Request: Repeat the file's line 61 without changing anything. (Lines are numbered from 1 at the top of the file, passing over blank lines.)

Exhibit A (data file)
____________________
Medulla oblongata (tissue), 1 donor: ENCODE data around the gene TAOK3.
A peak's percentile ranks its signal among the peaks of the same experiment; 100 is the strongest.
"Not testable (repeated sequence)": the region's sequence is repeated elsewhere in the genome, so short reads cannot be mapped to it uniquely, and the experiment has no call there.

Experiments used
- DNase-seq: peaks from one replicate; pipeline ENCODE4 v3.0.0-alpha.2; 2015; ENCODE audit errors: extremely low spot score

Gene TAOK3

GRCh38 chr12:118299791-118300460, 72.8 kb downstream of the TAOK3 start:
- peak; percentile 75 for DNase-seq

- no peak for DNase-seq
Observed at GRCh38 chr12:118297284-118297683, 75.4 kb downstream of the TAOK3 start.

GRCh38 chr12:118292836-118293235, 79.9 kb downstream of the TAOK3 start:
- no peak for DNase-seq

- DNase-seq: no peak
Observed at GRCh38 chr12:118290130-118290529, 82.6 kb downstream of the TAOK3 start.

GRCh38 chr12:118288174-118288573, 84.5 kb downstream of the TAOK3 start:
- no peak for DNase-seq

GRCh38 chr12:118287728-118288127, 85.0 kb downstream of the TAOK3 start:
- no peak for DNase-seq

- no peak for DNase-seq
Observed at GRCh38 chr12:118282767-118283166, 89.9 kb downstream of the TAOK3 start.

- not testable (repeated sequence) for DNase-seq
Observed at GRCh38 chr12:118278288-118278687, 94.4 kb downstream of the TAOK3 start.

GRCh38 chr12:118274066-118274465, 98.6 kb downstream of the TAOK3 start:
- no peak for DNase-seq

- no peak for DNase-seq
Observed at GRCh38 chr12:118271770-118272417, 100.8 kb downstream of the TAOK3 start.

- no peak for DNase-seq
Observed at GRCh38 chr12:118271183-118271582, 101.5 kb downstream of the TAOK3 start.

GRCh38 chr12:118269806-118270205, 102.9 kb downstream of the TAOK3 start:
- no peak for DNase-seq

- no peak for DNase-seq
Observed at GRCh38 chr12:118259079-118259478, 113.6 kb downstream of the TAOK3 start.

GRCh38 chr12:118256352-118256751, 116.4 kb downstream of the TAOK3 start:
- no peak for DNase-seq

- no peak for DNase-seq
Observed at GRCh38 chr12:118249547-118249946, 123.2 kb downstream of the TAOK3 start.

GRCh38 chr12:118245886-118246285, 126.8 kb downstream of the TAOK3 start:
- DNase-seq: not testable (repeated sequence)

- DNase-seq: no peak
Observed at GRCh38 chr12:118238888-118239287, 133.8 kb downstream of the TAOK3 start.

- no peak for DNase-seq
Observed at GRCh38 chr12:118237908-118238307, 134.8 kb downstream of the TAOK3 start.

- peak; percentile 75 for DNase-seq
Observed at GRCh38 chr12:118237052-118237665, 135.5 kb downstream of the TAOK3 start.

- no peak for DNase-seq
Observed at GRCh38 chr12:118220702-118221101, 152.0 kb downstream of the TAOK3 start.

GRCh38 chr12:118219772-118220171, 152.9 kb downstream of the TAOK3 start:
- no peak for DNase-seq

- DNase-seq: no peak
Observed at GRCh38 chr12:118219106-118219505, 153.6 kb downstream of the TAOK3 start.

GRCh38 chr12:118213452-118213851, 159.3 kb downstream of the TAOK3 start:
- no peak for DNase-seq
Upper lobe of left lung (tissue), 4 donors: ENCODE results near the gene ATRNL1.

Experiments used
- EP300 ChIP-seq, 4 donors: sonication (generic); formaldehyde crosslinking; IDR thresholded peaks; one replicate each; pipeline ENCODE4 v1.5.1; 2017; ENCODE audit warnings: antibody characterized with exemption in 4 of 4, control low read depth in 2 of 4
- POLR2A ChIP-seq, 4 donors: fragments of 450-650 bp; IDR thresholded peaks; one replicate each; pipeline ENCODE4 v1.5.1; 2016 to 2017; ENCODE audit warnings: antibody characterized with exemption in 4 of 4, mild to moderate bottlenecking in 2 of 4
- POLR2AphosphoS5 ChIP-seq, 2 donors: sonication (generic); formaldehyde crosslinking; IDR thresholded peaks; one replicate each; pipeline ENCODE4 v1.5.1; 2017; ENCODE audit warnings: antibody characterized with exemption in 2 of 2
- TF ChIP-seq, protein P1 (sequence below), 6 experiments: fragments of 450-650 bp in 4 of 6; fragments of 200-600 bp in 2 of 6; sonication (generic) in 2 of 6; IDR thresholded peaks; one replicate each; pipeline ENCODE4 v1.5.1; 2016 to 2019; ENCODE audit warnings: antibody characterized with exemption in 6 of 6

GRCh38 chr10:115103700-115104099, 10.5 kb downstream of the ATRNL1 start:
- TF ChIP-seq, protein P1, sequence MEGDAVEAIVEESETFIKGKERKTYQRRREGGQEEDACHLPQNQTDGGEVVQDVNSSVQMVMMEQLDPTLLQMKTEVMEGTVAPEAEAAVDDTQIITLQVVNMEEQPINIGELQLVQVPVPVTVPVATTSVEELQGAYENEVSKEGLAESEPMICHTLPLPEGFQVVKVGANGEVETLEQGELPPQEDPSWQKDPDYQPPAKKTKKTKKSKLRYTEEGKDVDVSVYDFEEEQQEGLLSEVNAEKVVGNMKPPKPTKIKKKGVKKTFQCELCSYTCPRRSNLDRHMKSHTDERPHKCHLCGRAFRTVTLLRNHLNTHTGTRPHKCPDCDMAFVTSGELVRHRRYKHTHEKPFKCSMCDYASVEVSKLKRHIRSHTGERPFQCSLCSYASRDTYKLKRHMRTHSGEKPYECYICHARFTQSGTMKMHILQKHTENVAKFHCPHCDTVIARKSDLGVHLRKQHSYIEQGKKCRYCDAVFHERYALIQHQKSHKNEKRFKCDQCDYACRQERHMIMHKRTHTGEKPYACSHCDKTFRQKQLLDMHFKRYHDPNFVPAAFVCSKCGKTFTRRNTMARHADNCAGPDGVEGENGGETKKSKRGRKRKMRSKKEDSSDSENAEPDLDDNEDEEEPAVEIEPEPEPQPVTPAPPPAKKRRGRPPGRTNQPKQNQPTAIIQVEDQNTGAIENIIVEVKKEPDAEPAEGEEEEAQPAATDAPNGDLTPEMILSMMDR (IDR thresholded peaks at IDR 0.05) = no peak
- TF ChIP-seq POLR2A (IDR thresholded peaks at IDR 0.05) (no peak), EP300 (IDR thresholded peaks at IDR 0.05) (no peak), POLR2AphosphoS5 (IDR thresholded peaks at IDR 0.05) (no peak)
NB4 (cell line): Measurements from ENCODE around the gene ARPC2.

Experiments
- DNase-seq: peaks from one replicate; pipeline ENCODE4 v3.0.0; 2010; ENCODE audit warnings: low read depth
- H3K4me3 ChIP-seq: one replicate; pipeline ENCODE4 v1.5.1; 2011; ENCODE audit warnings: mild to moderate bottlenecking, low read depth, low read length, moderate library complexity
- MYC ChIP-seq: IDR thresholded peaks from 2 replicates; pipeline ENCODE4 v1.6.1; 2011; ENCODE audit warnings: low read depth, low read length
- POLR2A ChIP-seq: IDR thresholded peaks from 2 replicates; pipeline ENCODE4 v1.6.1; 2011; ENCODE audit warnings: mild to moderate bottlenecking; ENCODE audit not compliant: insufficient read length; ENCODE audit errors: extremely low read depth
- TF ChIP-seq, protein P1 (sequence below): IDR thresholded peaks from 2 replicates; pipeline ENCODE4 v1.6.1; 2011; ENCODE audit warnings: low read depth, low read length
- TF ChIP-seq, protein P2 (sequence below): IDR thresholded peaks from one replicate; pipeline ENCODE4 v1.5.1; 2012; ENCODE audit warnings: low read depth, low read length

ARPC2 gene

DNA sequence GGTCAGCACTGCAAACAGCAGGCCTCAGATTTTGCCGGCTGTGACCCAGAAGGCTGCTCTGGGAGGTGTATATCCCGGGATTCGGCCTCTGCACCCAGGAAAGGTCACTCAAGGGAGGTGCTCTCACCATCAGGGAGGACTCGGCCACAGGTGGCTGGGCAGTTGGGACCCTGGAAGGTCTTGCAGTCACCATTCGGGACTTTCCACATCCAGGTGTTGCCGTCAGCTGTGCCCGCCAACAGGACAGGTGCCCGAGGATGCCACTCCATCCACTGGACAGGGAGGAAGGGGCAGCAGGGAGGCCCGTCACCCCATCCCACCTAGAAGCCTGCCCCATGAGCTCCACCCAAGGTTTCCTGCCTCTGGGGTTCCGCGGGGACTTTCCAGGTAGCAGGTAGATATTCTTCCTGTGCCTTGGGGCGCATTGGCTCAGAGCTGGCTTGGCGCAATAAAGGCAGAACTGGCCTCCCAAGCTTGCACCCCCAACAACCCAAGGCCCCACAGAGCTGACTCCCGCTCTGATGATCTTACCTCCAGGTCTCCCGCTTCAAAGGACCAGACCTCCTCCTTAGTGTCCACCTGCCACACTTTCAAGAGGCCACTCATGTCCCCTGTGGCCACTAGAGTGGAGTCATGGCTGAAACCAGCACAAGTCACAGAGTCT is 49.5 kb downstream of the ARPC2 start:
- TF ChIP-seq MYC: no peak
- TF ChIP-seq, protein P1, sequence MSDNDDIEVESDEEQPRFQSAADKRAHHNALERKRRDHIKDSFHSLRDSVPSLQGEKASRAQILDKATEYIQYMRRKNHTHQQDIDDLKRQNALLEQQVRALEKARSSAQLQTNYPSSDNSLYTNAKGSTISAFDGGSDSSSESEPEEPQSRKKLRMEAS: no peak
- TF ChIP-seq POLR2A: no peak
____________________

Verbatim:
- TF ChIP-seq POLR2A (IDR thresholded peaks at IDR 0.05) (no peak), EP300 (IDR thresholded peaks at IDR 0.05) (no peak), POLR2AphosphoS5 (IDR thresholded peaks at IDR 0.05) (no peak)